Well, the FIDE Grandmaster title wasn't even created until 1950, when Pilnik was 36. At that time, he was awarded the IM title, and the only contemporary players who were given the GM title were Botvinnik and the qualifiers for the 1950 Candidates' tournament (plus some of the surviving "old masters").
It would therefore seem that, by getting the GM title in 1952, Pilnik did it about as fast as anyone who didn't qualify for the 1950 Candidates' could do it.
|Apr-22-13|| ||chrisowen: Thorough queen sac fare quelle suprise it down to... |
the river h6xh7 at he door 24.qxh7+ knock in grateful kxh7 it now in ok hard am rooks 25.rh3+,
doctor in dig it slide over hoofed a ghosting harbour in too fun give spark in game I think it is a go figure 22...f6 chubb in 22...ne6 lock it swell in f6 at her game f4 hood wink it seem like to xray,
24.qxh7+ in counting lesson ar blip in screen, farming bishop rook queen in flubber tool h3 gives,
|Apr-22-13|| ||ossipossi: Analysis by G.U.T.s. 1.0:
A very strategically mistake is <7...Bb4>. Best Black pieces (QN & KB) are soon dispatched. More, Black want to build a distance attack with QB + Q, when White has plenty of defending/attacking pieces on the K-side.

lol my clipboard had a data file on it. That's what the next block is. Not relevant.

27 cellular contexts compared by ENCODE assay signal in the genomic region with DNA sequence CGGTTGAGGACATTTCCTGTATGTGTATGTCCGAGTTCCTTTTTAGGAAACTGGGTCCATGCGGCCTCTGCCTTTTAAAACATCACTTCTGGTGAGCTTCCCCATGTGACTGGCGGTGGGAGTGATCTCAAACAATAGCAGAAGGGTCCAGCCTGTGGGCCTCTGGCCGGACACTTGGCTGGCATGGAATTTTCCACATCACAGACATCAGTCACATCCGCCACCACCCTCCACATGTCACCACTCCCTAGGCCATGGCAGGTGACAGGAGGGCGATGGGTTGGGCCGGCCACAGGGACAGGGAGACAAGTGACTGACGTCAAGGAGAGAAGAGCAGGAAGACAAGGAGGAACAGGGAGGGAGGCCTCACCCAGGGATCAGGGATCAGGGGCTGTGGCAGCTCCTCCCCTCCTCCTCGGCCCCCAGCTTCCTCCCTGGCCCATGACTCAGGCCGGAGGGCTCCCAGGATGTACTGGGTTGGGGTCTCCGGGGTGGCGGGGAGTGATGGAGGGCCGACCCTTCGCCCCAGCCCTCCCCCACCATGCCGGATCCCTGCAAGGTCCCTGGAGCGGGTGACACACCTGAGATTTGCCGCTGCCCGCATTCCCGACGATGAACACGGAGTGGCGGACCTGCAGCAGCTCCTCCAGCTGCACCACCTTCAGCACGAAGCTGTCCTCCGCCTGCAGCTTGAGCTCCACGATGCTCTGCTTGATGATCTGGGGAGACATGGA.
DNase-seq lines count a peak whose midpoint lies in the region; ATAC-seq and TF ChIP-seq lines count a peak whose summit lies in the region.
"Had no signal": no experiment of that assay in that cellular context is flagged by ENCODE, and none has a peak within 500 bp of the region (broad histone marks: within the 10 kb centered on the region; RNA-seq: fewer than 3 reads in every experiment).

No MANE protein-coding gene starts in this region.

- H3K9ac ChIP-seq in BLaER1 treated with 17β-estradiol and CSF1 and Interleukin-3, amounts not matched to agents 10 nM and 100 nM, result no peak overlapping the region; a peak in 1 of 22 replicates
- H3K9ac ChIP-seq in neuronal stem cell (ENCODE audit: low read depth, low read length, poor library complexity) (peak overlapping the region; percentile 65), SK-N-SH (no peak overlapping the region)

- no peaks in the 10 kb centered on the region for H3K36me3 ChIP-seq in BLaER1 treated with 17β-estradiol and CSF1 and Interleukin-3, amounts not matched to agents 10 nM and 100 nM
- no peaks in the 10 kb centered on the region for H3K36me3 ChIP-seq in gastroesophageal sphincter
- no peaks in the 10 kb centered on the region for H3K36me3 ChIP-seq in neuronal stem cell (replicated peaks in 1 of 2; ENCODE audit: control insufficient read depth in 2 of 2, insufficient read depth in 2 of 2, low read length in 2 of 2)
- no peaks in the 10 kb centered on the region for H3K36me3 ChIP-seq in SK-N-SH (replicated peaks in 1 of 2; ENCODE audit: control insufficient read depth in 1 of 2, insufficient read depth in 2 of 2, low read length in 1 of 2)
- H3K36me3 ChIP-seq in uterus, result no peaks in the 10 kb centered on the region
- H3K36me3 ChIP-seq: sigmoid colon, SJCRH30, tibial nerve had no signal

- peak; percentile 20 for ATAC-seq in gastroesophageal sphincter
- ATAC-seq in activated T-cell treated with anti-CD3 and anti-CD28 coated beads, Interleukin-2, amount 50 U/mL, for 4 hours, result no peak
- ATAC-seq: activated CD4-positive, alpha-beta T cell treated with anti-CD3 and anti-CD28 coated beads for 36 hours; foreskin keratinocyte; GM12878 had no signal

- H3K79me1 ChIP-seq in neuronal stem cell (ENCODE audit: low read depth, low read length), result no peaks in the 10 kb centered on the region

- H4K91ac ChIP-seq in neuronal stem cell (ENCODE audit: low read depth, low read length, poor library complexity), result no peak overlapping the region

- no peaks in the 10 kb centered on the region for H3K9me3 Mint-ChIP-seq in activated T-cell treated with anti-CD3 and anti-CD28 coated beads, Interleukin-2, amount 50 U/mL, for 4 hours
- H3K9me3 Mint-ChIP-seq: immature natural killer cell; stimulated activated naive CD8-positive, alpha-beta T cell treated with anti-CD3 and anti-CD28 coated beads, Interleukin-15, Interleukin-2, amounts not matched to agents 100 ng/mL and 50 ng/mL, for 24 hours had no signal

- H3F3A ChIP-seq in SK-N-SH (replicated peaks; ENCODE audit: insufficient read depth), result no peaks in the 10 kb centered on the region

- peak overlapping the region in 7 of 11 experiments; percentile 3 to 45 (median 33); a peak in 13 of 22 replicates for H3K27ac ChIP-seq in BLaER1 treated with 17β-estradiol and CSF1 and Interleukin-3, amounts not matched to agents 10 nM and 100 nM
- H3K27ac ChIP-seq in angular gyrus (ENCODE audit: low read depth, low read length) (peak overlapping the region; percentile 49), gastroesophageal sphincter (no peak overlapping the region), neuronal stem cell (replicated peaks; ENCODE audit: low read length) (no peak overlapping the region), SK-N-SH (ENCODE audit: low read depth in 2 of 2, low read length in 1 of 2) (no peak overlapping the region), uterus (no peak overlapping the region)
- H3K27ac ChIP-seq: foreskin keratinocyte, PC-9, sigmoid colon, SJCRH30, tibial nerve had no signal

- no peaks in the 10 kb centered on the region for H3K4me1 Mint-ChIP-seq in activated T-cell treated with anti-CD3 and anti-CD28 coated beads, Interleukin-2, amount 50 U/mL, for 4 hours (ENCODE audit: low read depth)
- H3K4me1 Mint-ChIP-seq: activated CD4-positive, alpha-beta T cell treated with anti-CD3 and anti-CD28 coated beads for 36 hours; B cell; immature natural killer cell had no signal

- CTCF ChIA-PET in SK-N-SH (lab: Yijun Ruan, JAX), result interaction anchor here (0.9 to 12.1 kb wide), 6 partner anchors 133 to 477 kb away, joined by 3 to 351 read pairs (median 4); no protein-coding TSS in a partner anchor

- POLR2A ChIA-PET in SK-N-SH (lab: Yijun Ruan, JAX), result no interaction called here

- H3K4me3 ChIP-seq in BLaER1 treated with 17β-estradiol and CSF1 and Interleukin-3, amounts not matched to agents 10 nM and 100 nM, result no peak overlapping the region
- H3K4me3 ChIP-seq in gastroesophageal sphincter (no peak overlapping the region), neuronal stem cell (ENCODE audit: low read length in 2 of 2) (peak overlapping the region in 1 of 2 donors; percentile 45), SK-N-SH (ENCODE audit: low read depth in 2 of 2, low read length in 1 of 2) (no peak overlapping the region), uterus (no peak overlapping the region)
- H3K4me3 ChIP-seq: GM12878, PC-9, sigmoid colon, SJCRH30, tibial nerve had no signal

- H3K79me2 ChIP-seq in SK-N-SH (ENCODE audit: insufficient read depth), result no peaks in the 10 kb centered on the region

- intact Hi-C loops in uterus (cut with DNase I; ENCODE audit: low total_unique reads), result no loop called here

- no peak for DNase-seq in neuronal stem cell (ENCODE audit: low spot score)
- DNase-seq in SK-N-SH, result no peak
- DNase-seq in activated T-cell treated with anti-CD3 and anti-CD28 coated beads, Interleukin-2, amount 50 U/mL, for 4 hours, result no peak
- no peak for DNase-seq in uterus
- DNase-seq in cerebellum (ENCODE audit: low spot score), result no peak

<13.bxc3> and Black looses his tricks and slides down fastly.
|Apr-22-13|| ||kevin86: Wow! I was looking so hard for a mate at g7.that it took me a minute or so to see the eventual mate at h8!|
Queen sac,rook check,rook mate at h8=KISMET!
|Apr-22-13|| ||poachedeggs: As I looked the game over, 20...Rd7 seemed very bad and the begining of a rapid end...as the N lost a defence of the f6 square...and I see some comments that support this...|
|Apr-22-13|| ||BOSTER: This is very strange that such player like Pilnik, who had come with powerful 9...g5 in Sicilian 1955, created <the classical hole> on g7, and white queen and bishop occupied h6 and f6, and all <the complex black squares> in the black camp including h8 is weak.|
When you have two weaknesses like g7 and h7, it is difficult to find the defense.
If you saw the game Liren vs Aronian , you should clearly understand what does it mean <the complex of the black squares>.
|Apr-22-13|| ||Patriot: 24.Qxh7+
24...Kxh7 25.Rh3+ Kg8 26.Rh8#
|Jul-30-14|| ||diagonal: our two hereos in a brilliant cartoon from 1957
portrait series of Pilnik, scroll to the middle:
portrait series of Olafsson: